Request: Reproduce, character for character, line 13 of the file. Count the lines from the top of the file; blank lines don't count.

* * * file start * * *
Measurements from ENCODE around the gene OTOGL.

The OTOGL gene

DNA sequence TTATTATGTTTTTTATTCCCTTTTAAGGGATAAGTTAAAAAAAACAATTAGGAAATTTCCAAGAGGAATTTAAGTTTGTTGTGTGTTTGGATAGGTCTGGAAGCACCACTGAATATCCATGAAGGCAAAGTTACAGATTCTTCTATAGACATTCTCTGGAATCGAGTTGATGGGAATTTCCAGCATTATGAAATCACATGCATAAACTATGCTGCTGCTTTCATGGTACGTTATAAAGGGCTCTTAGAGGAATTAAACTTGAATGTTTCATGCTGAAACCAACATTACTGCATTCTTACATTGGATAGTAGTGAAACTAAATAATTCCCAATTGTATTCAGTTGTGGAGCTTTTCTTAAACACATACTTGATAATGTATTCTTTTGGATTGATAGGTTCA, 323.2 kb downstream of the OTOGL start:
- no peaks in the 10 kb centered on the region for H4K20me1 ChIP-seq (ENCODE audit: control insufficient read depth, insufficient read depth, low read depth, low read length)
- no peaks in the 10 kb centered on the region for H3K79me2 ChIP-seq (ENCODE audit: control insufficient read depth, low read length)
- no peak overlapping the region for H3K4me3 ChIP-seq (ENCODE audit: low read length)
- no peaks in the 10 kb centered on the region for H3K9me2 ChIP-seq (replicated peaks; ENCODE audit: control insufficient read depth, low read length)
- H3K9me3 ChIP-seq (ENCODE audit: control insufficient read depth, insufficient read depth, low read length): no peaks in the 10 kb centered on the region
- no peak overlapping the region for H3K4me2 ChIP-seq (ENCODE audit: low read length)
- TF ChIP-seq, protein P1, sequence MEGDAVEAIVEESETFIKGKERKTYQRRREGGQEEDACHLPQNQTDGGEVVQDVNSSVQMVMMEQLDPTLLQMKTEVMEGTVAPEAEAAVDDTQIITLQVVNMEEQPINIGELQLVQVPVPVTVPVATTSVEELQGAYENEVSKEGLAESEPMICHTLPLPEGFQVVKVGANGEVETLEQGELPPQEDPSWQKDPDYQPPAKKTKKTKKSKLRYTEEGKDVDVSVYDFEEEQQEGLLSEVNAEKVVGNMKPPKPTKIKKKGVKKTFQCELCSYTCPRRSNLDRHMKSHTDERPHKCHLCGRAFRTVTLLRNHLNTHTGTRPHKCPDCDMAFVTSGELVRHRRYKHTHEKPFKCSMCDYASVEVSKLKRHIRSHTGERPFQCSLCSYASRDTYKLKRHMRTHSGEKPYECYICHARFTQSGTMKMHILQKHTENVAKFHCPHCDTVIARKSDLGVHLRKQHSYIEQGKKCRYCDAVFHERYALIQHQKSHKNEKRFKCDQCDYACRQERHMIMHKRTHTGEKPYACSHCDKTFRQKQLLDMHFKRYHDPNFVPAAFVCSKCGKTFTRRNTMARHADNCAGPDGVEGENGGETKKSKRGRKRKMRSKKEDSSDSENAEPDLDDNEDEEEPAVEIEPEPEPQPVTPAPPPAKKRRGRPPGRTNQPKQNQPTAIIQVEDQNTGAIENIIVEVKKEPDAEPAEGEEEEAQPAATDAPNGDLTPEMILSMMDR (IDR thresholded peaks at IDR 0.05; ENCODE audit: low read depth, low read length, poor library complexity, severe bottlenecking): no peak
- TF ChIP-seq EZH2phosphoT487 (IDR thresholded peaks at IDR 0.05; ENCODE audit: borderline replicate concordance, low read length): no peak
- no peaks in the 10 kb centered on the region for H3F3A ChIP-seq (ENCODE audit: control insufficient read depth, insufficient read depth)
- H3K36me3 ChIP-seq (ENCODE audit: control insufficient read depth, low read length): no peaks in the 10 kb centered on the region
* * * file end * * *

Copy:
- H3K36me3 ChIP-seq (ENCODE audit: control insufficient read depth, low read length): no peaks in the 10 kb centered on the region